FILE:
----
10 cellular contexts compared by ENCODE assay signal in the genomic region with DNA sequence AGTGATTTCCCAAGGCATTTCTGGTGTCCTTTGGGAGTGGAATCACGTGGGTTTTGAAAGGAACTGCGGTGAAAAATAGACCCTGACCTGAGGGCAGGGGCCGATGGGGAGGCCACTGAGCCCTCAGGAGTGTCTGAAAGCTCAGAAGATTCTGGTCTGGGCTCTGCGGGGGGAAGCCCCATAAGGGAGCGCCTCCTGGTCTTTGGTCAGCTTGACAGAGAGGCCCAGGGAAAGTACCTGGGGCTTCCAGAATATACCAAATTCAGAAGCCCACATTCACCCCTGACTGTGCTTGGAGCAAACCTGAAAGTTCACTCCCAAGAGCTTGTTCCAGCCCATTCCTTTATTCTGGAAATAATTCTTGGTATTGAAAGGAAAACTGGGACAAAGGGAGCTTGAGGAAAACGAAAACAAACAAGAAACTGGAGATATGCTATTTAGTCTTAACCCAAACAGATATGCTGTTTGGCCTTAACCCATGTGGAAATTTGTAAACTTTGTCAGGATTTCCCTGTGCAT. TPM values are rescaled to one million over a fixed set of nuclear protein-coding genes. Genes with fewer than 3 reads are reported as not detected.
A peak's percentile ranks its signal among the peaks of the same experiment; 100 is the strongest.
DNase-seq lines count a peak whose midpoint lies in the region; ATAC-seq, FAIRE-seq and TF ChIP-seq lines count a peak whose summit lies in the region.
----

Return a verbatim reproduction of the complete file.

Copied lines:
10 cellular contexts compared by ENCODE assay signal in the genomic region with DNA sequence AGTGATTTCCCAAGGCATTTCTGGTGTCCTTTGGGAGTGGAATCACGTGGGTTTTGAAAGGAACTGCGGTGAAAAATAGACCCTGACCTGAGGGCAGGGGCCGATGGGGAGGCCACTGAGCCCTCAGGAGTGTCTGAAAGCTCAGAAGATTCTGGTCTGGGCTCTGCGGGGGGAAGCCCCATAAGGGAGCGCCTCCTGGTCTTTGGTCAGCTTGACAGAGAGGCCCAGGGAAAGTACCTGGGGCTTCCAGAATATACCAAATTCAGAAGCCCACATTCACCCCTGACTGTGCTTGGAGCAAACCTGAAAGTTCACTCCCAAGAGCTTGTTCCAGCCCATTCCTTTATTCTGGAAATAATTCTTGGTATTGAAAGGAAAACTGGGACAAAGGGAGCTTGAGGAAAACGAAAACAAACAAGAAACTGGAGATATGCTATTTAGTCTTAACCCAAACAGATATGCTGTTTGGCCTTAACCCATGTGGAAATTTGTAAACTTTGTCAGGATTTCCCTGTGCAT. TPM values are rescaled to one million over a fixed set of nuclear protein-coding genes. Genes with fewer than 3 reads are reported as not detected.
A peak's percentile ranks its signal among the peaks of the same experiment; 100 is the strongest.
DNase-seq lines count a peak whose midpoint lies in the region; ATAC-seq, FAIRE-seq and TF ChIP-seq lines count a peak whose summit lies in the region.